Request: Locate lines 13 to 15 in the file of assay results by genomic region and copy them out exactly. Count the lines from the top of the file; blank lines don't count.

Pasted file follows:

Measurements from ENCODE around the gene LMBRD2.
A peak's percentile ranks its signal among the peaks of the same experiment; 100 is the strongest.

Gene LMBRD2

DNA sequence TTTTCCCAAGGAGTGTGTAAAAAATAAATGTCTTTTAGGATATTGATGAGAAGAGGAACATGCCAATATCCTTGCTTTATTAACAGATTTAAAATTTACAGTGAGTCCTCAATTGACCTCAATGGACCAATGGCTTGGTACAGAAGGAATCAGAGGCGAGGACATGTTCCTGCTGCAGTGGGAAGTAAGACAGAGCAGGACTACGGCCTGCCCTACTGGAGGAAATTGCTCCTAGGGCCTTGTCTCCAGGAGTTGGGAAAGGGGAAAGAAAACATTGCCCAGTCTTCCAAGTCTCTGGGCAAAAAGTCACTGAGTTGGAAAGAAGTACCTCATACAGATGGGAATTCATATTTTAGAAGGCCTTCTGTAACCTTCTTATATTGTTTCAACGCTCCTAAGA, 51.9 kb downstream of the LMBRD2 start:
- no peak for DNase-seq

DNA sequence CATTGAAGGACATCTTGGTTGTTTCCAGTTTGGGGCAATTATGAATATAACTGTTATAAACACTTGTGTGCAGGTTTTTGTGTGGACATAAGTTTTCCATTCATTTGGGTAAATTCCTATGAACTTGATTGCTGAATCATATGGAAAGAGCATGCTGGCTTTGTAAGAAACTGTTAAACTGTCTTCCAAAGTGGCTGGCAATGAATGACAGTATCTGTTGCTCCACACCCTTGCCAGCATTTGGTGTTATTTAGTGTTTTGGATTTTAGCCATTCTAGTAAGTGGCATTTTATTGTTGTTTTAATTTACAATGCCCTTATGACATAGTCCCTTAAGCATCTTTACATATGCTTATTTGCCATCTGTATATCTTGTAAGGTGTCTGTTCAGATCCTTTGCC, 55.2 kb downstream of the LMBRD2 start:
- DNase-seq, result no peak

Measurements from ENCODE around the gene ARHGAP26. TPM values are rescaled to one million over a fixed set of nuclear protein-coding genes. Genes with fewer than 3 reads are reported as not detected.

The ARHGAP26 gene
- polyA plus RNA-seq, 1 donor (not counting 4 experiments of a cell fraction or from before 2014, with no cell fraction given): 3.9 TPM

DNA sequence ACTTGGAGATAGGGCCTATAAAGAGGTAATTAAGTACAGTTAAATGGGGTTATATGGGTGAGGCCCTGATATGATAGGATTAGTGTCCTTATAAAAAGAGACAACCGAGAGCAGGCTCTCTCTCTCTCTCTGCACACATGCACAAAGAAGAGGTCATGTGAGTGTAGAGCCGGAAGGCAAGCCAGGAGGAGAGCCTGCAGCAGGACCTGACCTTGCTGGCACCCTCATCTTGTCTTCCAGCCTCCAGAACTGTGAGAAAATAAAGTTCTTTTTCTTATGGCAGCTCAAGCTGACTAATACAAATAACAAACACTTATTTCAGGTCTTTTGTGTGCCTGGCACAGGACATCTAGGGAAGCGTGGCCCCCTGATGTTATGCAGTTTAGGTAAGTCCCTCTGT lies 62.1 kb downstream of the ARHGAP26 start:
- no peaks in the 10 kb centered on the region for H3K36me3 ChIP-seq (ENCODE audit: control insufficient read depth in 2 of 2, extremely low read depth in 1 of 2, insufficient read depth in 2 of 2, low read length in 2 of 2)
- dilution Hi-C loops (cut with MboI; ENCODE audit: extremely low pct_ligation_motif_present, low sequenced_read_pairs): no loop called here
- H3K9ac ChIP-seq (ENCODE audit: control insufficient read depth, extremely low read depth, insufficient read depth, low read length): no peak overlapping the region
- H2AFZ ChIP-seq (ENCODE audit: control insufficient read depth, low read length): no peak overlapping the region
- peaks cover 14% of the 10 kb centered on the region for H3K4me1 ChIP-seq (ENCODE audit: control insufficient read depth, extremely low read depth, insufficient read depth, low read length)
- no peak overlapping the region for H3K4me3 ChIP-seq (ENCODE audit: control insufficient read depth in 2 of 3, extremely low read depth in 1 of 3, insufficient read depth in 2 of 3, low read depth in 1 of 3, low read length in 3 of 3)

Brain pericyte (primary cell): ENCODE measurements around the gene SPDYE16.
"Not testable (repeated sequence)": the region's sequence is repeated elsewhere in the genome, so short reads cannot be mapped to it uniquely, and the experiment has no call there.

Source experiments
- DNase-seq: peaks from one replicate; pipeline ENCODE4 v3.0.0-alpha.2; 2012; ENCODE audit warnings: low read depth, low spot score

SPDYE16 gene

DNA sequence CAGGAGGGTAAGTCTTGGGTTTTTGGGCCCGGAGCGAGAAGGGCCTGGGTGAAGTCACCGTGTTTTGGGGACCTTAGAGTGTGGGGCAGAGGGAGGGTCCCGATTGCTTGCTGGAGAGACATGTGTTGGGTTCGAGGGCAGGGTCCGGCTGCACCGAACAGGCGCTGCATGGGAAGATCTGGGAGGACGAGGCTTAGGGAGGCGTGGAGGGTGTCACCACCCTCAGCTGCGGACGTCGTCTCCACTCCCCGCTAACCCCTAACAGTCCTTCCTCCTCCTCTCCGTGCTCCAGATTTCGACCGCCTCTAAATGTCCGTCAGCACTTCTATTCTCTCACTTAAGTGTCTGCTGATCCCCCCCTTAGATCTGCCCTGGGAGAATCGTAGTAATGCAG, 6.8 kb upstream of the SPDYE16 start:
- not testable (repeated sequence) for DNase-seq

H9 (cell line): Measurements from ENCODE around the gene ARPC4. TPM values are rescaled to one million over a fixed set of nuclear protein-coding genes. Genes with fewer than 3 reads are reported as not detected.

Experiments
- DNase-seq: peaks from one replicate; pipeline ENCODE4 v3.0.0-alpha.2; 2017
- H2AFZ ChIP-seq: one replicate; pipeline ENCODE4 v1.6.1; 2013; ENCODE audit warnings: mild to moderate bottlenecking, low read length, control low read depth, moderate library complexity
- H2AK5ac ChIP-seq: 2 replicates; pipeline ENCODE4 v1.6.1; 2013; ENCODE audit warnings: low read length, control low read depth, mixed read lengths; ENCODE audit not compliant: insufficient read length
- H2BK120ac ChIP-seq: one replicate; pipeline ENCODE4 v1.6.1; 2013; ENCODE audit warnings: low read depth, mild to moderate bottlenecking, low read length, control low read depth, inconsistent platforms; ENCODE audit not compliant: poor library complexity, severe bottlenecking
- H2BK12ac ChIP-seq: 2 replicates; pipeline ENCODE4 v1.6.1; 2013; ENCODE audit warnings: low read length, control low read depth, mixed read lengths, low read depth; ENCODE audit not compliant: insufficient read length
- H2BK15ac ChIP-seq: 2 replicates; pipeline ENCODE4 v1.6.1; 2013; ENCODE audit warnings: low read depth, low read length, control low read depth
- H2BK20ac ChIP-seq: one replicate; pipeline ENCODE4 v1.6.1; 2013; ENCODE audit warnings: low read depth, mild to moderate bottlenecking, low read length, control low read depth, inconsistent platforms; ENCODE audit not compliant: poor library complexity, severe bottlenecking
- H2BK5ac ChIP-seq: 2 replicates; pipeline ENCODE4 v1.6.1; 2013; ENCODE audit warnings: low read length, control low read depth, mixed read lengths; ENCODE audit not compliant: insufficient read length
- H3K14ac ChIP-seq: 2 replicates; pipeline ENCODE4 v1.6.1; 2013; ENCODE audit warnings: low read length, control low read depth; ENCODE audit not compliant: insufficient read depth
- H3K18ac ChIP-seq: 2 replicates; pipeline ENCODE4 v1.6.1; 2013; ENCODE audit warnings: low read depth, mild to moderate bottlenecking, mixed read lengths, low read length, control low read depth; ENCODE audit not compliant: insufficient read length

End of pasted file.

- dilution Hi-C loops (cut with MboI; ENCODE audit: extremely low pct_ligation_motif_present, low sequenced_read_pairs): no loop called here
- H3K9ac ChIP-seq (ENCODE audit: control insufficient read depth, extremely low read depth, insufficient read depth, low read length): no peak overlapping the region
- H2AFZ ChIP-seq (ENCODE audit: control insufficient read depth, low read length): no peak overlapping the region